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Six tips on how to develop good feedback practices

Some ideas on how to address issues with feedback and improve student satisfaction.

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1 August 2019

Student satisfaction with feedback is an ongoing issue at UCL and is often reflected in low satisfaction scores in the National Student Survey (NSS) and Postgraduate Taught Experience Survey (PTES).

Here are six ideas for addressing these issues and improving student satisfaction with feedback.

The ideas help students to develop a better understanding of academic standards and assessment processes.

  1. Ensure students understand feedback and assessment standards
  2. Ensure students get formative feedback early on in each module 
  3. Use a template to standardise marking across the programme team 
  4. Ensure marker feedback is of good quality 
  5. Remember the feedback loop 
  6. Discuss student progress and use of feedback in tutorials.

1. Ensure students understand feedback and assessment standards

Organise a guided marking session at the beginning of your module. See the Guided marking toolkit.

Explain to students the different forms that feedback can take on your programme, for example:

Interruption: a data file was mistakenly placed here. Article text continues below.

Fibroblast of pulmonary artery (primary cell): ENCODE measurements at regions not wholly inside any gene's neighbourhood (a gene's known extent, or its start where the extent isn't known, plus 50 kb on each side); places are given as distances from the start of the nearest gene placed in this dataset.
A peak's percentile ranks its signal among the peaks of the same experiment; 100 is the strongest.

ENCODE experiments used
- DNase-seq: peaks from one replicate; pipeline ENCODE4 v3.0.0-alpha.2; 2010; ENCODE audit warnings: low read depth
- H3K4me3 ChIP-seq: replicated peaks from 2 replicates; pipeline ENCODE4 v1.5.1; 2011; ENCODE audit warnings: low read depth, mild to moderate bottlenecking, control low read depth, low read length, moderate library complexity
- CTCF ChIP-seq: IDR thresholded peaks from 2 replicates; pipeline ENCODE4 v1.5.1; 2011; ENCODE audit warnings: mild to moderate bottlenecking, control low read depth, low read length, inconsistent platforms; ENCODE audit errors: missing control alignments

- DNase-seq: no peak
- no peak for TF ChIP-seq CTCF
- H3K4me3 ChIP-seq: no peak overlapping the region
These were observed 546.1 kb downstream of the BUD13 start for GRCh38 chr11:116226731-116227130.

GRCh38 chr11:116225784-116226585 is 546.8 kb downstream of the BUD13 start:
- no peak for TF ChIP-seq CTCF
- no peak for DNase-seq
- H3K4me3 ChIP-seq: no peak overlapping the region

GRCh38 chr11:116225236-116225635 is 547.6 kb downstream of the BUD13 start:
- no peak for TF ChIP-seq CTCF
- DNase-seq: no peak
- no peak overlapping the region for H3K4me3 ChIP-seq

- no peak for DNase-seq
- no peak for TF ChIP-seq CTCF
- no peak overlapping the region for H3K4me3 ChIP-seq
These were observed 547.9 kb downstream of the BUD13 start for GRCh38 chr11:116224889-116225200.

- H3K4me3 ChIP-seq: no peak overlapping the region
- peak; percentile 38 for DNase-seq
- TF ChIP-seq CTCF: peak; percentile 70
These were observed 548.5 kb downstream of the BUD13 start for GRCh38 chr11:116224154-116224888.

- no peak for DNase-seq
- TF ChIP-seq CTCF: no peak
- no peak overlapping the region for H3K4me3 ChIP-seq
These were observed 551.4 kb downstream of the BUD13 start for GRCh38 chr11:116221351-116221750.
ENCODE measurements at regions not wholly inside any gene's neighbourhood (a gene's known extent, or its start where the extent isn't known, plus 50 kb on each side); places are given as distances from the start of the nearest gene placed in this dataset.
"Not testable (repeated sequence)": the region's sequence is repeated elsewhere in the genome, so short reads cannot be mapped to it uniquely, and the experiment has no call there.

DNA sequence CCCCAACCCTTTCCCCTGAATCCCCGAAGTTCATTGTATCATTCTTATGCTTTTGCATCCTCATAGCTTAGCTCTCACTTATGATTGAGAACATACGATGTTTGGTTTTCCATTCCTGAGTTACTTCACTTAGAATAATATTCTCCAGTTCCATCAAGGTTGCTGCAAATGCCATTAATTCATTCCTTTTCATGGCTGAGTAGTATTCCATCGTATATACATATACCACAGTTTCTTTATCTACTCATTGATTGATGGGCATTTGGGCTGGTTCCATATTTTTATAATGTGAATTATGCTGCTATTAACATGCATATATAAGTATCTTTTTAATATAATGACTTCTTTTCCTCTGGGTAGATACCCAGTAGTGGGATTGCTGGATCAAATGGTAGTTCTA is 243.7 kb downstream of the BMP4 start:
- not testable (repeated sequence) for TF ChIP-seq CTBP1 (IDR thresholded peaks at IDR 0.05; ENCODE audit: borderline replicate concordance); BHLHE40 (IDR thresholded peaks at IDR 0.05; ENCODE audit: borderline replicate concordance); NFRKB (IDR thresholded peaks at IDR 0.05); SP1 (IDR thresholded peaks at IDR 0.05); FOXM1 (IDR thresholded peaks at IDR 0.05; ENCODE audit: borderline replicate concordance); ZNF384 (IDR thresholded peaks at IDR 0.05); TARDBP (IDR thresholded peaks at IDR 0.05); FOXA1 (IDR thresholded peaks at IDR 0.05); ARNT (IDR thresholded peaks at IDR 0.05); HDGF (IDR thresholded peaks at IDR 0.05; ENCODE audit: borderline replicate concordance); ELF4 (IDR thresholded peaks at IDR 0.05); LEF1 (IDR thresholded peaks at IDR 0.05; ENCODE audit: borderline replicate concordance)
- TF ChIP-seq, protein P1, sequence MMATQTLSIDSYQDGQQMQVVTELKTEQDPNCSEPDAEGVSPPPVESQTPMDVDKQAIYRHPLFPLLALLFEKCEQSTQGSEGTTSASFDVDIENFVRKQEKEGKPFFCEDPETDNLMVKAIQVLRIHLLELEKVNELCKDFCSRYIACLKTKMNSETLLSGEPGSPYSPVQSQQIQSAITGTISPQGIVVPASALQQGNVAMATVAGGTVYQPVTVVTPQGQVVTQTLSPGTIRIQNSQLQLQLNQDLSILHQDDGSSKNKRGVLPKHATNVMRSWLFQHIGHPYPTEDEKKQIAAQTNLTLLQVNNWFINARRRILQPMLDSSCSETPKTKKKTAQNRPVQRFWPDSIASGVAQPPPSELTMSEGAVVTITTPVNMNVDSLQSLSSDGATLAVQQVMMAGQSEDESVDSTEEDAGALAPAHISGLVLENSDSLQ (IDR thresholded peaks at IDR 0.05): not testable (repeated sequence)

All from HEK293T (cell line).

• feedback on practice exercises in class
  • answers to queries about coursework on a forum or in live Q&A sessions
  • verbal feedback in tutorials
  • feedback from clients on placements etc.

2. Ensure students get formative feedback early on in each module

Set a formative task in every module and give feedback in the first four weeks.

Set practice exercises in class (similar to part of the eventual coursework/exam) and give verbal feedback on answers/solutions.

3. Use a template to standardise marking across the programme team

An example template is available in the guide Using forms (proformas) for feedback.

4. Ensure marker feedback is of good quality

Use the Peer Dialogue Scheme to peer review markers’ feedback. Find out more in Chapter 9: Quality Review Framework of the Academic Manual (section 5).    

Form and share feedback rules with markers on modules/programmes. 

Where there are multiple markers, organise for everyone to mark and provide feedback on a small selection of scripts independently and then meet to compare and agree a style of feedback before marking. Markers can contribute to a shared bank of comments.

5. Remember the feedback loop

When providing feedback, indicate how your suggestion will help students improve future work.

6. Discuss student progress and use of feedback in tutorials 

Use My Feedback to track your tutees’ feedback.


This guide has been produced by the UCL Arena Centre for Research-based Education. You are welcome to use this guide if you are from another educational facility, but you must credit the UCL Arena Centre.